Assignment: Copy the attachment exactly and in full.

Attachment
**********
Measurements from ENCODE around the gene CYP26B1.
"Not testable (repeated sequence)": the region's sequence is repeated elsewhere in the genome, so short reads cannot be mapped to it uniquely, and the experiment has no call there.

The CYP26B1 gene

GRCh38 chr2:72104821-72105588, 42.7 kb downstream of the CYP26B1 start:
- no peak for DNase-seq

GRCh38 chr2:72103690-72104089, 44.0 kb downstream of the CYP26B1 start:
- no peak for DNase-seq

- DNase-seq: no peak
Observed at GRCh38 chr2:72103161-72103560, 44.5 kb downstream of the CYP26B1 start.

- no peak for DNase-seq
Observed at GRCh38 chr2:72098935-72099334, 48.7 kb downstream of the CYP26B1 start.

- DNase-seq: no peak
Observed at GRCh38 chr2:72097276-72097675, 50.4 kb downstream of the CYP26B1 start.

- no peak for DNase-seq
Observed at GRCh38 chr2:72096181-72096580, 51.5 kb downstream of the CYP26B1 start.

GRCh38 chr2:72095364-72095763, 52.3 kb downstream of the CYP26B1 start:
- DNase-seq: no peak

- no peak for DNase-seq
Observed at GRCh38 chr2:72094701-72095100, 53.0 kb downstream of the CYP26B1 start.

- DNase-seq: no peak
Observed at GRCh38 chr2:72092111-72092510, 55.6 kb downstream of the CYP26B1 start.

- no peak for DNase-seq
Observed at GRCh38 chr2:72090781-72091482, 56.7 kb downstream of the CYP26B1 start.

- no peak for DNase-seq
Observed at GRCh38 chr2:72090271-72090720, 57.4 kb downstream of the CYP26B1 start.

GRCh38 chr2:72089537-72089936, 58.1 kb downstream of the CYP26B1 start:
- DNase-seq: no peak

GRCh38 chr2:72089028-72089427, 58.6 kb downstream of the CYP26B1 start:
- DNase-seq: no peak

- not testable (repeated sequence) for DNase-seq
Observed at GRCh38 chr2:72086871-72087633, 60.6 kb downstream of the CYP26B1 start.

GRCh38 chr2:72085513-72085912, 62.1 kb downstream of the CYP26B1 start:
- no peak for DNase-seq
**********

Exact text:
Measurements from ENCODE around the gene CYP26B1.
"Not testable (repeated sequence)": the region's sequence is repeated elsewhere in the genome, so short reads cannot be mapped to it uniquely, and the experiment has no call there.

The CYP26B1 gene

GRCh38 chr2:72104821-72105588, 42.7 kb downstream of the CYP26B1 start:
- no peak for DNase-seq

GRCh38 chr2:72103690-72104089, 44.0 kb downstream of the CYP26B1 start:
- no peak for DNase-seq

- DNase-seq: no peak
Observed at GRCh38 chr2:72103161-72103560, 44.5 kb downstream of the CYP26B1 start.

- no peak for DNase-seq
Observed at GRCh38 chr2:72098935-72099334, 48.7 kb downstream of the CYP26B1 start.

- DNase-seq: no peak
Observed at GRCh38 chr2:72097276-72097675, 50.4 kb downstream of the CYP26B1 start.

- no peak for DNase-seq
Observed at GRCh38 chr2:72096181-72096580, 51.5 kb downstream of the CYP26B1 start.

GRCh38 chr2:72095364-72095763, 52.3 kb downstream of the CYP26B1 start:
- DNase-seq: no peak

- no peak for DNase-seq
Observed at GRCh38 chr2:72094701-72095100, 53.0 kb downstream of the CYP26B1 start.

- DNase-seq: no peak
Observed at GRCh38 chr2:72092111-72092510, 55.6 kb downstream of the CYP26B1 start.

- no peak for DNase-seq
Observed at GRCh38 chr2:72090781-72091482, 56.7 kb downstream of the CYP26B1 start.

- no peak for DNase-seq
Observed at GRCh38 chr2:72090271-72090720, 57.4 kb downstream of the CYP26B1 start.

GRCh38 chr2:72089537-72089936, 58.1 kb downstream of the CYP26B1 start:
- DNase-seq: no peak

GRCh38 chr2:72089028-72089427, 58.6 kb downstream of the CYP26B1 start:
- DNase-seq: no peak

- not testable (repeated sequence) for DNase-seq
Observed at GRCh38 chr2:72086871-72087633, 60.6 kb downstream of the CYP26B1 start.

GRCh38 chr2:72085513-72085912, 62.1 kb downstream of the CYP26B1 start:
- no peak for DNase-seq